By Kevin McVicker
Next week I’ll be going over the top ten Golden Age characters that carried on their battle into the Marvel Age, but today we’re going to look at the top ten Golden Age code names which were repurposed for new heroes in the Marvel Age. By the way, Captain America didn’t make the list, because his passing of the mantle was all done in the Modern Age or in retcons – just to clarify.
#10 – Citizen V
John Watkins – Daring Mystery Comics #8 – January, 1942
Helmut Zemo – Thunderbolts #1 – July, 1997
John Watkins III – Tunderbolts #45 – December, 2000
This one is borderline cheating being on the list because this is barely a relevant character any more, but we needed ten mantles, so here it is. John Watkins was a WWII hero who was killed by Heinrich Zemo, Helmut Zemo’s father. Years later, when Helmut was about to reform the Masters of Evil right after the Onslaught crisis, he ended up creating The Thunderbolts and he took on the mantle of Citizen V. To add a bit more crazy to the story, once Zemo’s identity was eventually revealed, John Watkins’ grandson, John Watkins III, retook his grandfather’s (oh, and his father’s for a time) mantle.
#9 – Angel
Thomas Halloway – Marvel Comics #1 – October, 1939
Warren Worthington III – X-Men #1 – September, 1963
Halloway and Worthington have little in common except for having two of the whitest names in comics and sharing the mantle of Angel. One was a WWII era pulp vigilante, and the other is a mutant with a horribly confusing history.
#8 – Ka-Zar
David Rand – Ka-Zar #1 – October, 1936
Kevin Plunder – X-Men #10 – March, 1965
David Rand (no known relationship to Danny) was a Tarzan like character who liked to beat up Nazis in Africa. Kevin Plunder is a Tarzan like character who likes to beat up on everyone. Kevin was presumably given the title by the Man-Apes who raised a tribute to a legendary name. Apart from being almost completely identical that is David and Kevin’s only connection.
#7 – Electro
Ivan Kronov – Captain America #78 – September, 1954
Max Dillon – Amazing Spider-Man #9 – February, 1964
One is a Nazi scientist who appeared for only six pages in one comic, and the other is a superhuman who killed a movie franchise. Apart from the name, Ivan used a suit to acquire the name Electro, while Max gained superpowers.
#6 – Black Widow
Claire Voyant – Mystic Comics #4 – August, 1940
Natalia Romanova (aka Natasha Romanoff) – Tales of Suspense #52 – April, 1964
One is a dark, pulp antihero with a strong mystical element and the other is a Russian spy and very little links these two characters together.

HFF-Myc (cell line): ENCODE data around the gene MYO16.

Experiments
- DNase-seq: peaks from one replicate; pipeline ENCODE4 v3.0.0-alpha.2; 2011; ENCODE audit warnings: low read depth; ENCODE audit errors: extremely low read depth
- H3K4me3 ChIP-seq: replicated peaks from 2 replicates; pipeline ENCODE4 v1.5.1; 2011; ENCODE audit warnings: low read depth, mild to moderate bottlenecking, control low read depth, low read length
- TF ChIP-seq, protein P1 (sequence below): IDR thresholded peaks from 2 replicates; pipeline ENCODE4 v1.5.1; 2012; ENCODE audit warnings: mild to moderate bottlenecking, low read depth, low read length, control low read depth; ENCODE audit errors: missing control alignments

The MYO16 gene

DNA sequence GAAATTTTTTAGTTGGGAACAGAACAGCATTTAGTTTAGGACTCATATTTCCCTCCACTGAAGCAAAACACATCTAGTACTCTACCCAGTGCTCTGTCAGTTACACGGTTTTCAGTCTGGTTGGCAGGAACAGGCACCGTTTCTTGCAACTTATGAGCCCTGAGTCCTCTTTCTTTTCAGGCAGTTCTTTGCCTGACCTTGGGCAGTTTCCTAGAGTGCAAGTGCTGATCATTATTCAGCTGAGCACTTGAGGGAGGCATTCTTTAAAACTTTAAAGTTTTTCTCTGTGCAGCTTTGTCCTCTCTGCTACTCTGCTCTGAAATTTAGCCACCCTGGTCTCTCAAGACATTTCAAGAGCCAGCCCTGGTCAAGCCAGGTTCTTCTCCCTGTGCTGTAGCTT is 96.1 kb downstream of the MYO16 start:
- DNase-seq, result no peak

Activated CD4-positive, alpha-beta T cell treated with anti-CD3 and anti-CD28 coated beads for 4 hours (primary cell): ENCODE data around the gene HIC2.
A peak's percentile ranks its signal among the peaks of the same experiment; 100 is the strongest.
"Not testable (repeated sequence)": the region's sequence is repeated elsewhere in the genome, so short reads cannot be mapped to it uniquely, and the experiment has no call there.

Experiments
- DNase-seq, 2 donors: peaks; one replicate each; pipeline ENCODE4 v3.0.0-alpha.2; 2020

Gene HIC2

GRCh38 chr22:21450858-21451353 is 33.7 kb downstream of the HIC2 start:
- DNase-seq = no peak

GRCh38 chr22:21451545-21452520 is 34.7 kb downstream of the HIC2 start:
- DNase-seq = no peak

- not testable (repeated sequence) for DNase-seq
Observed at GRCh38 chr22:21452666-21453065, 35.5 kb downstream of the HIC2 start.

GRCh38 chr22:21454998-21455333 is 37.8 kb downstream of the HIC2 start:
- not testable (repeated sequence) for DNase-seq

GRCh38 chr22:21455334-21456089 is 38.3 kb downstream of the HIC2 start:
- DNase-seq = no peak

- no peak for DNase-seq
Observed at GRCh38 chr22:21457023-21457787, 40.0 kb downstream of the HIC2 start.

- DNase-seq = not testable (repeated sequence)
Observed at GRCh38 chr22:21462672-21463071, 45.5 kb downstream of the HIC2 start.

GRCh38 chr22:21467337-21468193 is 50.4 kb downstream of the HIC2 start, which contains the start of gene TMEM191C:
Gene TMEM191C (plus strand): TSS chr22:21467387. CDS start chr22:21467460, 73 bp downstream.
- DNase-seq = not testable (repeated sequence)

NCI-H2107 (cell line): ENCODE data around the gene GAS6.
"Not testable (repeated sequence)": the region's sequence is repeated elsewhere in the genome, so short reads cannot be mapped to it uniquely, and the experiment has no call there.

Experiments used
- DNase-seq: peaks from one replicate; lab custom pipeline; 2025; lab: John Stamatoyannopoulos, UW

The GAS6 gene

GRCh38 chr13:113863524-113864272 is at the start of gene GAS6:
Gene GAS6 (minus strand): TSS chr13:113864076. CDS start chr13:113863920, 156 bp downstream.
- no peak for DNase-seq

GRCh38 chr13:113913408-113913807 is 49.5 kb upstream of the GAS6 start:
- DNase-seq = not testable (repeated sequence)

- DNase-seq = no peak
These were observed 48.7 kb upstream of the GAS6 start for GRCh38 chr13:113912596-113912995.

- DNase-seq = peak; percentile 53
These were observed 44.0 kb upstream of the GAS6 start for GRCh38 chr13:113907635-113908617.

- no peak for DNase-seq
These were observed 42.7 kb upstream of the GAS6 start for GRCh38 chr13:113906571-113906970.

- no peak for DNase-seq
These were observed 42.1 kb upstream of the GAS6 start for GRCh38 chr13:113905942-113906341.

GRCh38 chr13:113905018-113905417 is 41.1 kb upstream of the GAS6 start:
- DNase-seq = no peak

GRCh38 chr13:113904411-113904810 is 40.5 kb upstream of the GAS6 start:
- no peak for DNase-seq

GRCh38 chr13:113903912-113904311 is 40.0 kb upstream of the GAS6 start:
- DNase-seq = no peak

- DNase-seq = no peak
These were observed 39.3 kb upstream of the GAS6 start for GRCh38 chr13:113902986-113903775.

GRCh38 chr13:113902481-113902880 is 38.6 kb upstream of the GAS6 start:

#5 – Magneto
Hunk Larken – Strange Tales #84 – May, 1961
Max Eisenhardt (aka Erik Lehnsherr) – X-Men #1 – September, 1963
What is most surprising about these two characters is that they were created merely two years apart from each other. Other than that, one was used as a one-off character in a science fiction anthology series and the other is one of the most important Mutants in Marvel comics history.
#4 – The Falcon
Carl Burgess – Daring Mystery Comics #5 – June, 1940
Sam Wilson – Captain America #117 – September, 1969
Although Carl Burgess existed at the time that Captain America and other Invaders were off fighting Nazis, sadly he never fought by Captain America’s side (apart from some potential modern retcons) creating a greater parallel between he and Sam. Apart from the mantle and fighting crime, these two have almost nothing else in common.
#3 – Vision
Aarkus – Marvel Mystery Comics #13 – November, 1940
Vision – Avengers #57 – October, 1968
One is an alien visitor and the other is an android built to destroy the Avengers. While the two do share somewhat ghost-like abilities, the rest of their individual power-sets vary dramatically. When Vision was recreated, he did use Jim Hammond’s body (the original Human Torch), whom Aarkus had fought beside in WWII, but other than that there are no other similarities between the two.
#2 – Marvel Boy
Marty Burns – Daring Mystery Comics #6 – June, 1940
Robert Grayson – Marvel Boy #1 – December, 1950
Vance Astrovik – Giant-Size Defenders #5 – July, 1975
Wendell Vaughn – Captain America #217 – January, 1978
Noh-Varr – Marvel Boy #1 – August, 2000
Apart from Captain America, no other mantle in Marvel Comics has been passed down to such a lineage of characters. Marvel Boy almost deserves this mantle of the number one spot (almost, I said). With a tradition spanning 60+ years of new characters carrying the mantle, and many reacquiring it in the modern age, these haven’t always been the most popular characters, but they’ve always been around.
#1 – Human Torch
John Hammond – Marvel Comics #1 – October, 1939
Johnny Storm – Fantastic Four #1 – November, 1961
This one is #1 because it is not only the most famous mantle change in Marvel Comics, but also because the power sets of the two characters are almost 1-for-1. Sure, Johnny’s character may resemble more Toro than the original Torch, but in terms of putting the two side-by-side they are almost even in a fight. Although Johnny’s supernova abilities may put him over the top in a fight.